In the midst of a pandemic, Robin Sears writes, we are losing trust in our governments. There are ominous signs on the horizon which we must change:
The transgressions of the pandemic flouters’ partying, mask refusal and resentment at any forced changes in their private lives stems from one place: their declared mistrust of government.
Trust is breached when mistakes are ignored or denied by those accountable. So, how many apologies have we heard from the owners of some appalling long-term care facilities? Not an apology from a hapless LTC home manager — real apologies from the chairs and CEOs of the big chains. Perhaps starting with Mike Harris, the chair of Chartwell Retirement Residences, a firm who put out a stunningly insensitive self-congratulatory news release in May, with no hint of apology, and apparently none since.
Perhaps the best index of Canadians’ mistrust is this: the large number who say they will not take any vaccines. Although the number is coming down, it is still nearly one in three among us. This is seriously dangerous territory. If vaccines are forcibly mandated or restrictions are imposed on the freedoms of those who refuse, we risk serious civil unrest. If vaccination is not required, we will hit wave after COVID wave.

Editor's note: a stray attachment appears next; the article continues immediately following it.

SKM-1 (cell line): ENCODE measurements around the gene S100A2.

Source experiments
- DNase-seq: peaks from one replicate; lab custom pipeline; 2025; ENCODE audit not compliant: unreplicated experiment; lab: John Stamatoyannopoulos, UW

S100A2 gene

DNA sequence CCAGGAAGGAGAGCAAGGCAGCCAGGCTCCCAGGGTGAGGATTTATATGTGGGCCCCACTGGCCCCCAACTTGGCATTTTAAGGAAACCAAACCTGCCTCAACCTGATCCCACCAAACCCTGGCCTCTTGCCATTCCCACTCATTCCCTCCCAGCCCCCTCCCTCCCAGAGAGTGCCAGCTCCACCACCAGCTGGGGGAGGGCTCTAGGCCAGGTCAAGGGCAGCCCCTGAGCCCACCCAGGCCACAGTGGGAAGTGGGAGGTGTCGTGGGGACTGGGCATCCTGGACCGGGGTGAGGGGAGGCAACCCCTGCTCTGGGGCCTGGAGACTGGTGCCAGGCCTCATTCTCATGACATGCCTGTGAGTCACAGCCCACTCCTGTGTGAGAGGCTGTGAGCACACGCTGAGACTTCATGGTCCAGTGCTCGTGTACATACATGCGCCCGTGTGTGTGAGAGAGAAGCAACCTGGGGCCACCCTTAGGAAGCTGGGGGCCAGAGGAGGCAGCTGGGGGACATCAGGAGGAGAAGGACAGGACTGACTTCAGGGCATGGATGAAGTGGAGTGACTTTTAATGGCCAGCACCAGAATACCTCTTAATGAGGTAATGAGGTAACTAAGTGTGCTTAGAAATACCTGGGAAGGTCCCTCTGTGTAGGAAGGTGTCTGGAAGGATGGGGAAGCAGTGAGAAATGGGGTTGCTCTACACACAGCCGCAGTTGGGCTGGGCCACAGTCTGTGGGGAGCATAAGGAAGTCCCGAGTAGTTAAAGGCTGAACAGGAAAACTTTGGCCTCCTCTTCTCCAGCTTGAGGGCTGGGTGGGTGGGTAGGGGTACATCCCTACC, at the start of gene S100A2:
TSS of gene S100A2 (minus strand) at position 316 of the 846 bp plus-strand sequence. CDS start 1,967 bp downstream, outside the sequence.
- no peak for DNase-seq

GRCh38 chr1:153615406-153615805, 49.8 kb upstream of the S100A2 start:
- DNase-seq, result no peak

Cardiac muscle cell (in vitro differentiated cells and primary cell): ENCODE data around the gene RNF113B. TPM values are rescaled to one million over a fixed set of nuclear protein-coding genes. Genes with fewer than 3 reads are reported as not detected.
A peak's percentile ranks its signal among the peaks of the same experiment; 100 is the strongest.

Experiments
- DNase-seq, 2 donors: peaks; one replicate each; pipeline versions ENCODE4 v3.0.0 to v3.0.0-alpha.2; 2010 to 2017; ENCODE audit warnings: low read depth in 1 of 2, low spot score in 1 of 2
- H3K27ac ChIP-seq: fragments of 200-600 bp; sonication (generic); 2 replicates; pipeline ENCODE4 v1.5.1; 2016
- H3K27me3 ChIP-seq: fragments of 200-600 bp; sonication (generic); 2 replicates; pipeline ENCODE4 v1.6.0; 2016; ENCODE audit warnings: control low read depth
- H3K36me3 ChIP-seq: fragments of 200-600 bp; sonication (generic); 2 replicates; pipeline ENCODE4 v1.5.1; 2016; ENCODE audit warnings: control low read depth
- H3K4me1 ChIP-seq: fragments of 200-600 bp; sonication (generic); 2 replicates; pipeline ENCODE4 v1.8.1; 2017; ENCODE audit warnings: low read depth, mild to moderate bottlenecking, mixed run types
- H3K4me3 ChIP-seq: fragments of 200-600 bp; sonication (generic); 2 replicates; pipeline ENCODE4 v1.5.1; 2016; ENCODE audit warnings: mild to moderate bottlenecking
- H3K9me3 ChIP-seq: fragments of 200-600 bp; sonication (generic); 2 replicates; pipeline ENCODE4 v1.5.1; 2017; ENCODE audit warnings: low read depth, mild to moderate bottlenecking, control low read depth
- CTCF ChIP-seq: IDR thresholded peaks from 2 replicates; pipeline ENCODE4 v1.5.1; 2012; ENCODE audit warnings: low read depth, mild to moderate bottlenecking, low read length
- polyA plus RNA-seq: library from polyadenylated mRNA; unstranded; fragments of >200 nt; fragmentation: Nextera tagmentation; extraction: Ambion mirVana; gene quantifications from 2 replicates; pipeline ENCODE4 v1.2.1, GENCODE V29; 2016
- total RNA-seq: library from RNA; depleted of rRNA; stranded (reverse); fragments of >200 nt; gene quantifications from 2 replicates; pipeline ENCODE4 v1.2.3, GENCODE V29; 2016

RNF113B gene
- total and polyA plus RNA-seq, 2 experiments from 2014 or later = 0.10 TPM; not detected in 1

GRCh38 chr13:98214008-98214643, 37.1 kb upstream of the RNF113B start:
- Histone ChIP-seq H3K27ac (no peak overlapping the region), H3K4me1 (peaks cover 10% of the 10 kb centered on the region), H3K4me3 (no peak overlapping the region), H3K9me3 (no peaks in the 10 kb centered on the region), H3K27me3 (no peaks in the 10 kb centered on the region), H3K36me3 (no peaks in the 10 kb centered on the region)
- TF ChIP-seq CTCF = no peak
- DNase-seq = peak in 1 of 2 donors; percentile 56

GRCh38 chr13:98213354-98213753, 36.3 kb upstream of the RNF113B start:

We should ensure that trusted senior physicians, faith leaders and academics also have effective platforms as vaccination advocates, not just politicians or public health officials.
This was never going to be easy. Our attention spans and our patience has, over the years gotten shorter. On the other hand, we're better than the naysayers claim. And trust works both ways:
Our leaders need to trust Canadians to be willing to endure tougher and tighter restrictions now. There appears to be a division developing between those provinces moving quickly with tough measures, such as B.C., Manitoba and Nunavut, and those that are not. Premier Ford appears to have returned to his early pandemic form — serious, empathetic, and persuasive — in announcing tough new measures on Friday.
Nearly every other government is either hesitating to impose broad and painful restrictions, or proposing completely unrealistic measures, such as Quebec’s complete quarantine one week before and one week after Christmas. It seems certain to fail. New Democrats and Greens have wisely demanded Ottawa and the provinces offer financial assistance to families in near lockdown.
We can get through this -- with the right leadership -- and with a commitment to the common good.